• Bleach doesn't kill mold...it just knocks it down. Microban will kill mold spores on contact and is the industry standard. Spray the walls & ceiling down with Microban....let dry and then repaint with Zinser Mildew-proof bath paint. This will be carried by most Ace hardware stores or can be ordered through them. The big box stores don't carry it. I have a client we use this product on every 10 years....it retards mildew for about 8 from our experience with the product. This client doesn't have a vent fan in the bath and he refuses to open a window

  • Debbie E
    on Jun 5, 2012

    Thanks for that advice, really good to know.

  • Dorothy A
    on Jul 1, 2012

    Be sure the mold isn't coming from underneath the wall. This is frequently the way mold grows so just spraying and having it momentarily disappear may not solve the health issue involved. Also there are different types of mold and some are more dangerous than others. You could call local health department about that.

  • Jackie M
    on Jul 1, 2012

    There is a particular ratio of water and bleach for mold.. something about enzymes ??? A mold specialist told me this before.. If I can find the recipe and instructions I'll post them..

  • Kathy R
    on Jul 3, 2012

    We had this problem. Our house is 60 years old. We had old 1970's popcorn ceiling in the bathroom with gloss paint over it EWWW. No exhaust fan, central a/c. Tried in vain using bleach sprays etc. This is how we fixed it...... We threw 3 grown kids out of the house because they were the ones using that bathroom. Now it rarely gets used so no moisture. :) LOL Joking. Seriously, we scrapped the popcorn off the ceiling by wetting it down lightly with water, sanded and let it dry out, sealed it with oil based primer, installed an exhaust fan, put up sealed bead board. No mold since. She needs an exhaust fan period, they are not expensive and can be installed easily and wired to the light switch.

  • KMS Woodworks
    on Jul 3, 2012

    Modern tech now allows you to put the fan on a simple timer switch...this can be from 10 to 60 min...this way once your out of the room the fan will continue to run...but then automatically shut off.

  • Janell D
    on Jul 9, 2012

    There is a product that is eco-friendly sold at Home Depot "Concrobium Mold Control" and I used it this season in our hot tub when the antifreeze used during the winter ended up creating mold throughout the spa tub this spring due to the warmer temps. Believe that one! Anyway, I was introduced to this product and was thoroughly impressed. The active ingredient is molds natural enemy unlike bleach which only lightens mold making you "think" it's gone. I highly suggest trying this product. It's so safe to use that you don't need to wear gloves or anything. Hope this helps.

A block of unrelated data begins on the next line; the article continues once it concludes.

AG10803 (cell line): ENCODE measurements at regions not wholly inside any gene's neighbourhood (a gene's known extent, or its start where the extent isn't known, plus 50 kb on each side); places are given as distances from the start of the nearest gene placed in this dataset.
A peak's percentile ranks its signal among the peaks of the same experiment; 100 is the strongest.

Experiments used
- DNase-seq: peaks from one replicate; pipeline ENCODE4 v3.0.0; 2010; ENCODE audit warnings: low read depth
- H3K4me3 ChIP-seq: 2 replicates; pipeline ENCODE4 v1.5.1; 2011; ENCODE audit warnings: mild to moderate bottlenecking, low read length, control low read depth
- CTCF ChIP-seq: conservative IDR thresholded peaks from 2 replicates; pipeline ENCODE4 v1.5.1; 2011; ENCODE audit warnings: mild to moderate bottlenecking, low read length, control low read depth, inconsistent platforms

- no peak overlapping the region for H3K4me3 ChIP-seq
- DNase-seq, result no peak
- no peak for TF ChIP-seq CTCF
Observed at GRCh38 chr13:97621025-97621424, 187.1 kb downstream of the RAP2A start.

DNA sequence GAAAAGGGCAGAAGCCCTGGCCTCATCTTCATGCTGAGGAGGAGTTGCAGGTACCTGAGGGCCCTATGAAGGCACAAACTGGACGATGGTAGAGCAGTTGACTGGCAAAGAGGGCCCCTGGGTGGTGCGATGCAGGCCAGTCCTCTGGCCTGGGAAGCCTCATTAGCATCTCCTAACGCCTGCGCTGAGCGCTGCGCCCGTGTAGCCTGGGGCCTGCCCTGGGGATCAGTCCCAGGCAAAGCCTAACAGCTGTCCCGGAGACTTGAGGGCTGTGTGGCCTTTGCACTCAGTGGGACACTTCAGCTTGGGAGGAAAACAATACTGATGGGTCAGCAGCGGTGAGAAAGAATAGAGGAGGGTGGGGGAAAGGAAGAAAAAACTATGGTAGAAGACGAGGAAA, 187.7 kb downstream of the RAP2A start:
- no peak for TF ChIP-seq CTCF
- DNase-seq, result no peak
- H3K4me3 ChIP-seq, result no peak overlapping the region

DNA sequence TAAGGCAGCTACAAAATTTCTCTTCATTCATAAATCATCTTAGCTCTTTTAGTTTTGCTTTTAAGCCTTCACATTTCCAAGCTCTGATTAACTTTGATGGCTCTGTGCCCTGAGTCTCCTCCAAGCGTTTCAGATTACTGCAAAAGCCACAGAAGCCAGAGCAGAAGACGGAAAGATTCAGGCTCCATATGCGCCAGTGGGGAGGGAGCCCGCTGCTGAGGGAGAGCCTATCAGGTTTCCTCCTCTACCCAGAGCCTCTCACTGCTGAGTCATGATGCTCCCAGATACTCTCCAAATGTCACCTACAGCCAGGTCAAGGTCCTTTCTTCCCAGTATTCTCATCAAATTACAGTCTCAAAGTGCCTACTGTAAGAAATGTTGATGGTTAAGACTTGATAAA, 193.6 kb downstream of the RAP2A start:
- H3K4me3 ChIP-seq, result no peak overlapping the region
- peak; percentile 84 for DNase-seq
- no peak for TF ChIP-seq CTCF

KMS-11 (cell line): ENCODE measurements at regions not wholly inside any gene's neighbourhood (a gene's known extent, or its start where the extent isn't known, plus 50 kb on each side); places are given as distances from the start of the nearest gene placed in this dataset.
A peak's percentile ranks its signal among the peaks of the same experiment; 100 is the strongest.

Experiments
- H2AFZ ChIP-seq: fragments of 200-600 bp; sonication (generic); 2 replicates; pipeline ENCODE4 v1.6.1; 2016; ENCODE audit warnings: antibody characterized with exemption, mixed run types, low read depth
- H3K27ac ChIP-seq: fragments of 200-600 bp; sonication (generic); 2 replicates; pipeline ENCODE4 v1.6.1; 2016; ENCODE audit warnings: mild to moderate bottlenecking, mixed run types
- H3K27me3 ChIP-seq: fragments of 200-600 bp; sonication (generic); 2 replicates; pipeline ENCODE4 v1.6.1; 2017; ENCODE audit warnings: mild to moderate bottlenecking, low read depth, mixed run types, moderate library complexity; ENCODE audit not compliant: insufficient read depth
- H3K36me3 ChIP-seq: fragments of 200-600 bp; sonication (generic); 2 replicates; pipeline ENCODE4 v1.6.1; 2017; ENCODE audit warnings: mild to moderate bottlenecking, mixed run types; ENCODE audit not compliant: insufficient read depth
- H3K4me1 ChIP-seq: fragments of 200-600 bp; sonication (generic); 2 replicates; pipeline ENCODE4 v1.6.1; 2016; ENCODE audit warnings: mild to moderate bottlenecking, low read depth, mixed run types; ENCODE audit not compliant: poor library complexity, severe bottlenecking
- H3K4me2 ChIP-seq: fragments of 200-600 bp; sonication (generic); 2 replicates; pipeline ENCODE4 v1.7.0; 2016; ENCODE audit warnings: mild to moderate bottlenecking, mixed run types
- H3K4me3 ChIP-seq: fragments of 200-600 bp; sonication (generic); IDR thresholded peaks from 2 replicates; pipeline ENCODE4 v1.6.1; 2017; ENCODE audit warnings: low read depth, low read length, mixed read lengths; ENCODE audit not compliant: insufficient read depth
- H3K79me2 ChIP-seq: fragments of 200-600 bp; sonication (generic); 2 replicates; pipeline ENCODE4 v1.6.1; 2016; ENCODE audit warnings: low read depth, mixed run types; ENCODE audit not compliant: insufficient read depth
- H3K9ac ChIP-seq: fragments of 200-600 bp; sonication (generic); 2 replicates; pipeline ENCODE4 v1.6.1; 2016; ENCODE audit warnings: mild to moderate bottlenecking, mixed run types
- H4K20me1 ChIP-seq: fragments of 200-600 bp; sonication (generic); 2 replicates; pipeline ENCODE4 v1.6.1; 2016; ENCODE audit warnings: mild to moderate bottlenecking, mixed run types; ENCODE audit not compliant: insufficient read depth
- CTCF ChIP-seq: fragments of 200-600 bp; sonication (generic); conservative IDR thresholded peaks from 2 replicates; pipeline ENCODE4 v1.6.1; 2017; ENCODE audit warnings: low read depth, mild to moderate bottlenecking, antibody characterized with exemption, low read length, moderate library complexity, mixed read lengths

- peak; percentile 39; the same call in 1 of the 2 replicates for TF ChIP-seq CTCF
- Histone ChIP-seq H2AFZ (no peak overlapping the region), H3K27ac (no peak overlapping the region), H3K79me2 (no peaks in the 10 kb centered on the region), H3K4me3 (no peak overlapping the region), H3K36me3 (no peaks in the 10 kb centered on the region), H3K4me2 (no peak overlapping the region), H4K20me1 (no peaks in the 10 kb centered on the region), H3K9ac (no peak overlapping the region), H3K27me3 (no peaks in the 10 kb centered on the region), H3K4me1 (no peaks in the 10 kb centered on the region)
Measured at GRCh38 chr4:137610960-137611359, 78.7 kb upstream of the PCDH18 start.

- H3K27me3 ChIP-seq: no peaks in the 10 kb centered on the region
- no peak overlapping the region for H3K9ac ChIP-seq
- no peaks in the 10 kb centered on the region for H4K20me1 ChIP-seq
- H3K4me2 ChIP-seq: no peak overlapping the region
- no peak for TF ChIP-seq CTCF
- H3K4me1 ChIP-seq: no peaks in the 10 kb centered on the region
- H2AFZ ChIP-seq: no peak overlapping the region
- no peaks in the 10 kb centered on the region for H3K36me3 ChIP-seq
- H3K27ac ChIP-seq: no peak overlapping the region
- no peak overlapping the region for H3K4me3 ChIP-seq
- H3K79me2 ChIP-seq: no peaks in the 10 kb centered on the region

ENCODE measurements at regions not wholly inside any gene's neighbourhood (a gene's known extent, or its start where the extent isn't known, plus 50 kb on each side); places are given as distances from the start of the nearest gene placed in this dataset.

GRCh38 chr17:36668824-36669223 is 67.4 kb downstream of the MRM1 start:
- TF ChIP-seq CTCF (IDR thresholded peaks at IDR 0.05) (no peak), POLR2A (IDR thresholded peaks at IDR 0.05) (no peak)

• KMS Woodworks
    on Jul 9, 2012

    This concrobium product has been discussed here before...its basically a collection of perfumed salts....the effectiveness of its control on mold is a bit iffy in the "science dept". http://www.hometalk.com/96980/i-live-in-an-apt-and-have-mold-coming-out-of-my-ac-vent-the-management-company-is

    • B. Enne
      on Dec 28, 2015

      @KMS Woodworks although this is an old post, and everybody has their preferred products, I respectfully disagree. It contains TSP and sodium carbonate. http://concrobiumpro.com/wp-content/uploads/2015/06/Concrobium-Mold-Control-SDS-May-2015.pdf I have used this product when nothing else worked, on an awning that was so green and black after years of neglect (previous owners), that I was told to throw it out. I tried vinegar, household cleaners and even a paste of bleach and Ajax on the edge, and it dried and split, and removed nothing. The Concrobium not only removed the fungus and mold, but saved the canvas. I was skeptical, and honestly did not think it would work, so I had nothing to lose. It is even used by disaster restoration specialists, and it is endorsed by Mike Holmes, and he doesn't put his name on just anything. Here is the spec sheet: http://concrobiumpro.com/wp-content/uploads/2013/03/TechnicalSpecifications_ConcrobiumMoldControl.pdf Having said that, I would never have sprayed it into duct work as someone mentioned in the post you linked. Like any other product, it has its limitations...ducts are not the same as surface mold on the ceiling. I would have sprayed it on the ceiling, and let it dry throughly. Then I would have washed the surface thoroughly, let dry again, painted with anti-microbial paint, and at the very least in the absence of a window, used a dehumidifier, until I could get a properly vented exhaust fan installed. I see that the woman was on disability. When possible using a squeegee really keeps the humidity and hard water/soap scum down.

  • Beth H
    on Jul 14, 2012

    i get the damp rid at the Dollar Tree, i have the same problem and it really works, i use them in my basement, at a dollar a piece i buy 15 and use 2 in the bathroom and the rest in the basement, if i don't? the basement smells musty

  • Seth Fiddle
    on Nov 6, 2013

    I have black mold growing on the ceiling and in the shower. My wife takes long showers and I have three young daughters who shower in our bathroom as well. There is no ventilation fan or window to open. I think it might be a little better in the summer when we use the A/C. Every time I clean it it returns and is getting really bad. I don't know if it is a health issue but It certainly looks scary if not unsightly. Aside from the solutions to remove that I've read here and the paint that is more resistant and using damprid to alleviate it, is there any other way to ventilate? Would a dehumidifier help? Help!

    • B. Enne
      on Dec 29, 2015